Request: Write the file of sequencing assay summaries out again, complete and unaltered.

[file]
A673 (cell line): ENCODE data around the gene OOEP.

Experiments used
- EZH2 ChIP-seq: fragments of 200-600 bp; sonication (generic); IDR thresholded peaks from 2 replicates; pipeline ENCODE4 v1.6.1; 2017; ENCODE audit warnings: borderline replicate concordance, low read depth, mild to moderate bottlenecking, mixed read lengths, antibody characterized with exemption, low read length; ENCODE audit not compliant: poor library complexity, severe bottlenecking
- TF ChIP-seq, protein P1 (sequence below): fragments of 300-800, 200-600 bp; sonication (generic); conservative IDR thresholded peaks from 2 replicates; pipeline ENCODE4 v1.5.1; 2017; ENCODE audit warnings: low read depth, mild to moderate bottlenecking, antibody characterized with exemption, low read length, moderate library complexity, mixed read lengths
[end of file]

A673 (cell line): ENCODE data around the gene OOEP.

Experiments used
- EZH2 ChIP-seq: fragments of 200-600 bp; sonication (generic); IDR thresholded peaks from 2 replicates; pipeline ENCODE4 v1.6.1; 2017; ENCODE audit warnings: borderline replicate concordance, low read depth, mild to moderate bottlenecking, mixed read lengths, antibody characterized with exemption, low read length; ENCODE audit not compliant: poor library complexity, severe bottlenecking
- TF ChIP-seq, protein P1 (sequence below): fragments of 300-800, 200-600 bp; sonication (generic); conservative IDR thresholded peaks from 2 replicates; pipeline ENCODE4 v1.5.1; 2017; ENCODE audit warnings: low read depth, mild to moderate bottlenecking, antibody characterized with exemption, low read length, moderate library complexity, mixed read lengths